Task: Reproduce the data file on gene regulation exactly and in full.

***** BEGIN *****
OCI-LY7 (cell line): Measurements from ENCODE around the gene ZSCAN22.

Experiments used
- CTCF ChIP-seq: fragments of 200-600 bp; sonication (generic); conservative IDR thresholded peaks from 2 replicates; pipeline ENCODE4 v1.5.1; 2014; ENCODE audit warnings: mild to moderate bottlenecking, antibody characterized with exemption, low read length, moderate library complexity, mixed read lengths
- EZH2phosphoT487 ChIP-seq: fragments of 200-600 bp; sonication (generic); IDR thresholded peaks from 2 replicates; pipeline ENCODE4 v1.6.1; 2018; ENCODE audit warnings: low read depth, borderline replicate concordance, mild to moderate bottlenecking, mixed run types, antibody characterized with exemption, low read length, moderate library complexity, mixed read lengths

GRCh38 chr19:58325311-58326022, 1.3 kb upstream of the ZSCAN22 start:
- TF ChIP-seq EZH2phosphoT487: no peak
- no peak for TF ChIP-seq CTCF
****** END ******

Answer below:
OCI-LY7 (cell line): Measurements from ENCODE around the gene ZSCAN22.

Experiments used
- CTCF ChIP-seq: fragments of 200-600 bp; sonication (generic); conservative IDR thresholded peaks from 2 replicates; pipeline ENCODE4 v1.5.1; 2014; ENCODE audit warnings: mild to moderate bottlenecking, antibody characterized with exemption, low read length, moderate library complexity, mixed read lengths
- EZH2phosphoT487 ChIP-seq: fragments of 200-600 bp; sonication (generic); IDR thresholded peaks from 2 replicates; pipeline ENCODE4 v1.6.1; 2018; ENCODE audit warnings: low read depth, borderline replicate concordance, mild to moderate bottlenecking, mixed run types, antibody characterized with exemption, low read length, moderate library complexity, mixed read lengths

GRCh38 chr19:58325311-58326022, 1.3 kb upstream of the ZSCAN22 start:
- TF ChIP-seq EZH2phosphoT487: no peak
- no peak for TF ChIP-seq CTCF